And with this trade, the Seahawks are now expected to have eight overall picks, including Nos. 9, 40, 41 and 72, in the 2022 draft, which will be held April 28-30.
Also adding some urgency to get the deal done now is that Wilson’s $5 million roster bonus was due March 21. He also has no guaranteed money left in his contract, making a deal less complicated to complete now than a year ago.
The trade sends Wilson to the team against which he had his greatest moment as a Seahawk, Seattle’s 43-8 win over Denver in Super Bowl XLVIII. According to ESPN, Wilson becomes the first player to start for a team that he beat in a Super Bowl.
A few hours after the Seahawks agreed to trade Wilson, they then decided to move on from the quarterback of the team’s defense the last 10 years – middle linebacker Bobby Wagner.
ESPN was the first to report that the Seahawks will release Wagner in what is a salary-cap-saving move – cutting Wagner will save Seattle $16.6 million against the cap. The NFL Network also reported Seattle will release Wagner.
Trading Wilson and releasing Wagner within roughly eight hours means the Seahawks now have no players left who have been with the team continuously who were part of the squad that won Super Bowl XLVIII (defensive end Benson Mayowa, who played in two games as a rookie that year, returned in 2020 and remains under contract).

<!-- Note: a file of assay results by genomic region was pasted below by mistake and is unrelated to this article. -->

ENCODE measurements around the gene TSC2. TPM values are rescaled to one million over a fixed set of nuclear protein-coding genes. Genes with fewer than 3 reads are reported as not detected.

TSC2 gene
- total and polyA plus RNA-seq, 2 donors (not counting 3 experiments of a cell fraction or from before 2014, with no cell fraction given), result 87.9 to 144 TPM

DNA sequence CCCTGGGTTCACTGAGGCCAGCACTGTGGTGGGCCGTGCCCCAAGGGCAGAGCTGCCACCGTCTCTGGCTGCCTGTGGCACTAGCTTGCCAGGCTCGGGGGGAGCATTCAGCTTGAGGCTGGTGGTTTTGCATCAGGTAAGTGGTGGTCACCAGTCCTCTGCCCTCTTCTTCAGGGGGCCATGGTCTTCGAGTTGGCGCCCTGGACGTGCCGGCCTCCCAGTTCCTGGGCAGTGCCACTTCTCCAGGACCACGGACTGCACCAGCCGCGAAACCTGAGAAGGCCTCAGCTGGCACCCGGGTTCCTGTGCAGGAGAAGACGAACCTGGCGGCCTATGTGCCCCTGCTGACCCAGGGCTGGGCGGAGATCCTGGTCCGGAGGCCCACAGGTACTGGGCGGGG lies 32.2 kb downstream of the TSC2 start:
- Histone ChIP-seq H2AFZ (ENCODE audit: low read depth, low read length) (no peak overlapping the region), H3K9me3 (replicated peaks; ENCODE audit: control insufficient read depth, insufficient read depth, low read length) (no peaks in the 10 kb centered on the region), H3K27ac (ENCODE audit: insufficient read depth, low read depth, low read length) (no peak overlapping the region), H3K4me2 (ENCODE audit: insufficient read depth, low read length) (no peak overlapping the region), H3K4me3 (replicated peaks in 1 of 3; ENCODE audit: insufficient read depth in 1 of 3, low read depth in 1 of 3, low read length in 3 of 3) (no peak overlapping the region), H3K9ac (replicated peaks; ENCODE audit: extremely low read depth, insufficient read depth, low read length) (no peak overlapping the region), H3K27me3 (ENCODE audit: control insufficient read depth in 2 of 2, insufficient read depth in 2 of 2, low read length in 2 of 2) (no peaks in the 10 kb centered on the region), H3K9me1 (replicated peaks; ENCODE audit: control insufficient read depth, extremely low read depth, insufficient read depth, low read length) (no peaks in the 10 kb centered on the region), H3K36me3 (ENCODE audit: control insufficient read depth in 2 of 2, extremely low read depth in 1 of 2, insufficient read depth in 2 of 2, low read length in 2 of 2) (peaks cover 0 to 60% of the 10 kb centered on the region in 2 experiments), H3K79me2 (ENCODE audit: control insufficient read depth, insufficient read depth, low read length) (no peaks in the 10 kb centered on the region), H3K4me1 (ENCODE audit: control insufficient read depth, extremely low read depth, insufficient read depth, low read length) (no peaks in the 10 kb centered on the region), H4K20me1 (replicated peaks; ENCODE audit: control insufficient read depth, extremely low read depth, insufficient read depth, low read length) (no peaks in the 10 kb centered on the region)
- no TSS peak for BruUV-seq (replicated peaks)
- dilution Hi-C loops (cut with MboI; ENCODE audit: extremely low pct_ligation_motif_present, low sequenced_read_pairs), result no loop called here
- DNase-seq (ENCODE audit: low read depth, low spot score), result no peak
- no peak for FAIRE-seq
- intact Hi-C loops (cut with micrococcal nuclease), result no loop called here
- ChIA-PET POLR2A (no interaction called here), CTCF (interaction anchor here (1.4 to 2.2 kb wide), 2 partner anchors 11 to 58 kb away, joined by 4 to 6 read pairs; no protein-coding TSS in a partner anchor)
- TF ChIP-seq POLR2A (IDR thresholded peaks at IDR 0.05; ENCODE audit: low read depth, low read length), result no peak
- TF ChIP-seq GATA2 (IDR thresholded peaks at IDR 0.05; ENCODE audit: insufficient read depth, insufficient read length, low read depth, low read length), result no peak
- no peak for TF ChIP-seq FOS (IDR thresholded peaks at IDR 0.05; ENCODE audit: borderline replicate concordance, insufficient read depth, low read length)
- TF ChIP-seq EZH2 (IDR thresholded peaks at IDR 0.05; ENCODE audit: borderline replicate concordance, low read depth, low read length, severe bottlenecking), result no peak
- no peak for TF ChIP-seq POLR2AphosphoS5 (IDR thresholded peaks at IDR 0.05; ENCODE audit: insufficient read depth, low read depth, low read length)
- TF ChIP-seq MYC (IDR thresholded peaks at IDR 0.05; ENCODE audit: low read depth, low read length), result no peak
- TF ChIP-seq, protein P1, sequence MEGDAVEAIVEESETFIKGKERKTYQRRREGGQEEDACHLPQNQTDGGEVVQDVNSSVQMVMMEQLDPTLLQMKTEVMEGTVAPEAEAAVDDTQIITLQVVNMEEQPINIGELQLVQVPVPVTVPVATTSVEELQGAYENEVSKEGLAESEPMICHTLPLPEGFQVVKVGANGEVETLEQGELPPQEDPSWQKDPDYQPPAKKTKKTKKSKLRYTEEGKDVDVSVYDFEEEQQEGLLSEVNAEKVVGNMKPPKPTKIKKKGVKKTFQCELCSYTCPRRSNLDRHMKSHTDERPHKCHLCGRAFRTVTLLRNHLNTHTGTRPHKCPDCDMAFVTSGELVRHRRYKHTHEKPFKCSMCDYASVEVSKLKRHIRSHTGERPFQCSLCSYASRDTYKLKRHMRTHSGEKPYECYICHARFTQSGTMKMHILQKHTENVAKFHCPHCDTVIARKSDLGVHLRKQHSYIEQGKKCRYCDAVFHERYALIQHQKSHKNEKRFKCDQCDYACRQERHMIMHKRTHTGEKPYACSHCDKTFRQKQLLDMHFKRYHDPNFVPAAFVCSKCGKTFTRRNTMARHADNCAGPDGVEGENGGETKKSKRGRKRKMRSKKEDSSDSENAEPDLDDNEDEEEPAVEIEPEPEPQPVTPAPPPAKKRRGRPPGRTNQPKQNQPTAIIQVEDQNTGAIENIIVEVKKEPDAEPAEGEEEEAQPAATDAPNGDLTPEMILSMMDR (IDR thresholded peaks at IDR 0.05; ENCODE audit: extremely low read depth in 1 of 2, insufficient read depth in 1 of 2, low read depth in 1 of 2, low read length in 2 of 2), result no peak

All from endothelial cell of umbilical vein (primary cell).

The potential savings and the fact there was no remaining guaranteed money in Wagner’s contract led to conjecture that the team would move on from Wagner.
While rumors of Wilson’s future with the team hovered since last year, the Seahawks appeared to tamp them down last week when coach Pete Carroll said at the combine that the Seahawks “had no intention” to trade Wilson and that general manager John Schneider had told teams who called about Wilson that Seattle was “not shopping the quarterback.”
But the Seahawks stopped short of saying Wilson would not be dealt, and Schneider said he would not be doing his job if he didn’t take calls on Wilson.
When Denver kept calling and Wilson agreed to waive his no-trade clause, the deal got done. Wilson was thought to prefer Denver in part due to its corps of young receivers and solid defense as well as playing for a first-year offensive-minded coach in Nathaniel Hackett, who was the offensive coordinator for Green Bay the last three years.
The trade means Wilson will still play a game in Seattle next season as the Broncos are on the list of Seahawks’ home opponents in 2022.
But thus ends the 10-year career of Wilson in Seattle, one that may have been as important as any in franchise history, if not Seattle sports history.
The Seahawks had four straight losing seasons before Wilson arrived in 2012, taken in the third round at No. 75 overall out of Wisconsin.
He led Seattle to an 11-5 record and a playoff berth his first year and then to the Super Bowl each of his next two seasons, including the Seahawks’ only title following the 2013 season.
Wilson ended last season with the most wins of any quarterback in the first 10 years of his career of any in NFL history – 113 – including regular season and playoffs.
But Wilson, who turned 33 in November, endured the worst season of his career in 2021, missing three games with a ruptured and dislocated right middle finger as Seattle fell to 7-10, the first losing season for the Seahawks since 2011, the year before Wilson was drafted.